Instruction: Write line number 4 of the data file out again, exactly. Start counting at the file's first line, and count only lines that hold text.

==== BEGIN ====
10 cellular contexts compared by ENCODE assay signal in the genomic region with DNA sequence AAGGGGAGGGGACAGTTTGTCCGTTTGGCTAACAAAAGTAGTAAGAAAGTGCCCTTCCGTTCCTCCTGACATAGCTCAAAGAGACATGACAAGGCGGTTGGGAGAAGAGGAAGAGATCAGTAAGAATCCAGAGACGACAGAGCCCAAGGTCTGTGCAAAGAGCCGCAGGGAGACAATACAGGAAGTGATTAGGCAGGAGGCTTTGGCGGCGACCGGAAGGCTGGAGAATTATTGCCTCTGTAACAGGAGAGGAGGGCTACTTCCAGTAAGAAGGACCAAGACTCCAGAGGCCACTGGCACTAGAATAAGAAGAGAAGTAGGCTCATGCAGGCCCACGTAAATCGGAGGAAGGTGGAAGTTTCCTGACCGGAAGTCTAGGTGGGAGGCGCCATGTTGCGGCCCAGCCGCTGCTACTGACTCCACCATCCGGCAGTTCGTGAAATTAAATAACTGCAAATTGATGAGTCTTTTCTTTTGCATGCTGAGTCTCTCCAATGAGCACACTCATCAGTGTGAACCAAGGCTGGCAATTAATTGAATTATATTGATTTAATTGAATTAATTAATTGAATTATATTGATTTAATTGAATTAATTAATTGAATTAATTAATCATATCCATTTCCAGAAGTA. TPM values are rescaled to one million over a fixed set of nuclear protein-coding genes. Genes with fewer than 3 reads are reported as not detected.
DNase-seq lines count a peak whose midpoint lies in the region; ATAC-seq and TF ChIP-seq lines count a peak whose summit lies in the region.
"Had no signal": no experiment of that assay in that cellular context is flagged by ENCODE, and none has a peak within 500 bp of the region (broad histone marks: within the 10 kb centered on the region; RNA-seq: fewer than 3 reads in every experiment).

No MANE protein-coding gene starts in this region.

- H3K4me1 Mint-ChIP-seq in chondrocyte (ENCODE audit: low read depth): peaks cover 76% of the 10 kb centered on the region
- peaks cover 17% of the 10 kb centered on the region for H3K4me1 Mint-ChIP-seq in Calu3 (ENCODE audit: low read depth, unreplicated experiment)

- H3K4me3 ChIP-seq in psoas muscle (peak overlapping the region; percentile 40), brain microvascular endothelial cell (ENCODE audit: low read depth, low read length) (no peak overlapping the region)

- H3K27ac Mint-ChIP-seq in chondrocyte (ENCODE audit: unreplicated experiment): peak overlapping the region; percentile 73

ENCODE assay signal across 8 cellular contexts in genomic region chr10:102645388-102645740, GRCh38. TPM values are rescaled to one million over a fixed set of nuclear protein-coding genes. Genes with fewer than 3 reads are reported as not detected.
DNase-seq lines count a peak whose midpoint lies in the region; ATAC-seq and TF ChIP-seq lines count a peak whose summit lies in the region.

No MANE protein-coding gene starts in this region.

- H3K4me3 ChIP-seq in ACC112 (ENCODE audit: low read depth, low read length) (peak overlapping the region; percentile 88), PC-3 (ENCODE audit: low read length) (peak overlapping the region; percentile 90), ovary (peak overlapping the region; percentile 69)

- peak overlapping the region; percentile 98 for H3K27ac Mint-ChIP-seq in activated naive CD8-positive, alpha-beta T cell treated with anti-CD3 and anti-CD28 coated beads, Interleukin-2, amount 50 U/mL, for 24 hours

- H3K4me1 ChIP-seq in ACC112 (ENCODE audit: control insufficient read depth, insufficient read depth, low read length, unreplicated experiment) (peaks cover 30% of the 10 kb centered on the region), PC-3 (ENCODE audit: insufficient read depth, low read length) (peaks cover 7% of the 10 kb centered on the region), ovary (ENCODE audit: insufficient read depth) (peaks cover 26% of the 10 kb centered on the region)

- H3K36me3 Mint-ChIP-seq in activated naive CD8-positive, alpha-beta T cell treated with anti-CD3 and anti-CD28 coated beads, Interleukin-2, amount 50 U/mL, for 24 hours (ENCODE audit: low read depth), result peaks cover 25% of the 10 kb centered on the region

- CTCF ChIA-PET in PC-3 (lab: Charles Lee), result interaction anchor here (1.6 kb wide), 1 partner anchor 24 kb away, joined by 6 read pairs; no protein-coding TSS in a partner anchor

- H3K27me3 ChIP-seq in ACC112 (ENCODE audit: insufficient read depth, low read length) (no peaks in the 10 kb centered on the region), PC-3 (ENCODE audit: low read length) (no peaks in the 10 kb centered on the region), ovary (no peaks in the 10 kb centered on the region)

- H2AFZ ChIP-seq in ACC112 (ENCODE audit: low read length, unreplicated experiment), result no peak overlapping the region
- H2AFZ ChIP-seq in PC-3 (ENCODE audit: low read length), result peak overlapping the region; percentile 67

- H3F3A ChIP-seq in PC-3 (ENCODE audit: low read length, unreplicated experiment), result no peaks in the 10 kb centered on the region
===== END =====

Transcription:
No MANE protein-coding gene starts in this region.